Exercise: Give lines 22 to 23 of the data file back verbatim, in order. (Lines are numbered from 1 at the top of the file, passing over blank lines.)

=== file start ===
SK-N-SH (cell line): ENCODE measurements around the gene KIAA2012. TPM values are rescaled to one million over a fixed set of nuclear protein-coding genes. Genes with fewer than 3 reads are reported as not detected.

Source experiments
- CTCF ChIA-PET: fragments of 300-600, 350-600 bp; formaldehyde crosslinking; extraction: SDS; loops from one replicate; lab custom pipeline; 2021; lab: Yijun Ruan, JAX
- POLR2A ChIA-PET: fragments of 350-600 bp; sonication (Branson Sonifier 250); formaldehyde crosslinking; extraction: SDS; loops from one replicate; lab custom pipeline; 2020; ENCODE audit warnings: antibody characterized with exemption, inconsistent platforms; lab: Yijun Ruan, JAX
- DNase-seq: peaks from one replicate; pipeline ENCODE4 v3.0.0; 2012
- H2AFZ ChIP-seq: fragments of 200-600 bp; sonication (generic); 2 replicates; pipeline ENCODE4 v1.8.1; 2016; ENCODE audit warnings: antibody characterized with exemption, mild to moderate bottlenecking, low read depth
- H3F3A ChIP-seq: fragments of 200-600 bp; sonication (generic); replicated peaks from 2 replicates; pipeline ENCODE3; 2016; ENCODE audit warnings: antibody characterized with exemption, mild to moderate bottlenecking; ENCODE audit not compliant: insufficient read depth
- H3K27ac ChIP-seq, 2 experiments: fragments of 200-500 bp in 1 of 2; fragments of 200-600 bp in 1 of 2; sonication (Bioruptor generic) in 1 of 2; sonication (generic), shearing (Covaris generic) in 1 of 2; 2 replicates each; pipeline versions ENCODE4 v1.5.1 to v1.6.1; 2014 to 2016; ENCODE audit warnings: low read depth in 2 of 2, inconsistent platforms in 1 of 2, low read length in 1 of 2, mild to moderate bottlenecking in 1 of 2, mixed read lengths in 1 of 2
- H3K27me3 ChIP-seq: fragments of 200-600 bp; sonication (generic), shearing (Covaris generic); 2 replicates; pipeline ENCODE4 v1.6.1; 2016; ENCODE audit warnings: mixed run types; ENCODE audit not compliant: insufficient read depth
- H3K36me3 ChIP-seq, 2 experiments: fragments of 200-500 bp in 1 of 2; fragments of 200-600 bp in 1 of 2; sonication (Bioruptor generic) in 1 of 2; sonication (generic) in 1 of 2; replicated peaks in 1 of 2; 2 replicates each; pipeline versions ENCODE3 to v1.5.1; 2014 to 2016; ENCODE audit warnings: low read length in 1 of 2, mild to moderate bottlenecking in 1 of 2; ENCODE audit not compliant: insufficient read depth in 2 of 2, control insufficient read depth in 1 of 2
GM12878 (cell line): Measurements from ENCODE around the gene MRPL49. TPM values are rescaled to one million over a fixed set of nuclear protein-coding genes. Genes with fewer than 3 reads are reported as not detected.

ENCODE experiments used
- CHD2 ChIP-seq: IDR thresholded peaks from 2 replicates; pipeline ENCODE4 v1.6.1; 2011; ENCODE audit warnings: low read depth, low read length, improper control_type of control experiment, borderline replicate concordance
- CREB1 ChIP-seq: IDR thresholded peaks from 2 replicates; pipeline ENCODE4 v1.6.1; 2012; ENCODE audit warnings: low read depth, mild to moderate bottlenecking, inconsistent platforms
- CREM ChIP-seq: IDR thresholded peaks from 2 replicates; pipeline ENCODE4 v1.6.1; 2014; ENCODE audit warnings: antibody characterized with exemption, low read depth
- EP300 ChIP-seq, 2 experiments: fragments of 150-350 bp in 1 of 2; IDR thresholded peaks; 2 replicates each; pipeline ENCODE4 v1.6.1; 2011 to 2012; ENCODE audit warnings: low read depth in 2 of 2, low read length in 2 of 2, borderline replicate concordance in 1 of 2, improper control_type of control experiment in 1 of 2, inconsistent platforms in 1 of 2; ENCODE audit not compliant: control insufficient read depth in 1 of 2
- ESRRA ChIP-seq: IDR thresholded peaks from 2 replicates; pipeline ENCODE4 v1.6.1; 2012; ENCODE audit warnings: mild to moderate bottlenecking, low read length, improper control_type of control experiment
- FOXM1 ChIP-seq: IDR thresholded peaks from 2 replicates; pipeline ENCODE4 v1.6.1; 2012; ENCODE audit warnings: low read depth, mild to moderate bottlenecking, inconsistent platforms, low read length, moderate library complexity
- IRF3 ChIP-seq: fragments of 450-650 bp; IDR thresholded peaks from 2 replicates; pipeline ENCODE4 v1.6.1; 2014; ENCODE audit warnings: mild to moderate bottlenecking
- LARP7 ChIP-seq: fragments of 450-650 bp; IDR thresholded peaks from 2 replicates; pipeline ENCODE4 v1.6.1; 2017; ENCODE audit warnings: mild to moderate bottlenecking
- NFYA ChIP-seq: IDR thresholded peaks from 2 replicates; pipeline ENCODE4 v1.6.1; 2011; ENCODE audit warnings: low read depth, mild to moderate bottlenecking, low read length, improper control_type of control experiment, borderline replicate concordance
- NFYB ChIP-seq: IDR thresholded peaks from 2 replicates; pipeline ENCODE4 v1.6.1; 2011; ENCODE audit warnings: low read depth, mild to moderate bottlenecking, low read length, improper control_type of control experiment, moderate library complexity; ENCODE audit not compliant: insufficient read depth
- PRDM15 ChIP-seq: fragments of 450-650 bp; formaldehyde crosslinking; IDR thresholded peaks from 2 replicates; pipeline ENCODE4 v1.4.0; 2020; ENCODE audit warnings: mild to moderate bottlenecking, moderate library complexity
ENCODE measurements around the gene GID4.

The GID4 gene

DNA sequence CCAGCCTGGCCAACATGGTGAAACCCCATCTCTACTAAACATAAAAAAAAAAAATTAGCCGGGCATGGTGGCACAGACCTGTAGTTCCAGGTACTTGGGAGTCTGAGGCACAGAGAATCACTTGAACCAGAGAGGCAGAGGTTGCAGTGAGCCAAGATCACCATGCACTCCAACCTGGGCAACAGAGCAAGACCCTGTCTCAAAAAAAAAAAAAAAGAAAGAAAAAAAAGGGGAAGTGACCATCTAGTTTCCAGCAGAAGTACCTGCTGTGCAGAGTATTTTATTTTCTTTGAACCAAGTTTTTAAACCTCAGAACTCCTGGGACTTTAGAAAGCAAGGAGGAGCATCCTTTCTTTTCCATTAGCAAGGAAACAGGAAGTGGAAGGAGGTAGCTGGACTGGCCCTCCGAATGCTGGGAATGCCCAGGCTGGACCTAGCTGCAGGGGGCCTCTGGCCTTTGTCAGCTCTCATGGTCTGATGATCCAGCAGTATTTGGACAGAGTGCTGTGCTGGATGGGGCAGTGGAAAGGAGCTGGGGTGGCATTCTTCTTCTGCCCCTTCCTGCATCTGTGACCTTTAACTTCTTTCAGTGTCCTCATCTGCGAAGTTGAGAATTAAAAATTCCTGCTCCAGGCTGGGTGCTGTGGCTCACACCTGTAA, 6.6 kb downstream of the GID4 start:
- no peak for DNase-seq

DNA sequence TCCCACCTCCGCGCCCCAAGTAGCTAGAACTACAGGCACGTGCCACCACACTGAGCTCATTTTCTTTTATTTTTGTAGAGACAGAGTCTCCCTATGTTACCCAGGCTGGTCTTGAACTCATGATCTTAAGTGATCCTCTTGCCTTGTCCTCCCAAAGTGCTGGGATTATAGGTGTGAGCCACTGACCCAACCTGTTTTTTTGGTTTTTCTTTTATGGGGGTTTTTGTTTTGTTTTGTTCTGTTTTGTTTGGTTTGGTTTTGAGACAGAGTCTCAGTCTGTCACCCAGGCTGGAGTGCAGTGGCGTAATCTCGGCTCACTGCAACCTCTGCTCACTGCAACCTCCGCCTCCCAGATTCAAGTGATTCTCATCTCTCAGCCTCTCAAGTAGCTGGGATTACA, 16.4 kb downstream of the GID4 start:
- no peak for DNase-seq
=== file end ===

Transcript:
- NFYB ChIP-seq: IDR thresholded peaks from 2 replicates; pipeline ENCODE4 v1.6.1; 2011; ENCODE audit warnings: low read depth, mild to moderate bottlenecking, low read length, improper control_type of control experiment, moderate library complexity; ENCODE audit not compliant: insufficient read depth
- PRDM15 ChIP-seq: fragments of 450-650 bp; formaldehyde crosslinking; IDR thresholded peaks from 2 replicates; pipeline ENCODE4 v1.4.0; 2020; ENCODE audit warnings: mild to moderate bottlenecking, moderate library complexity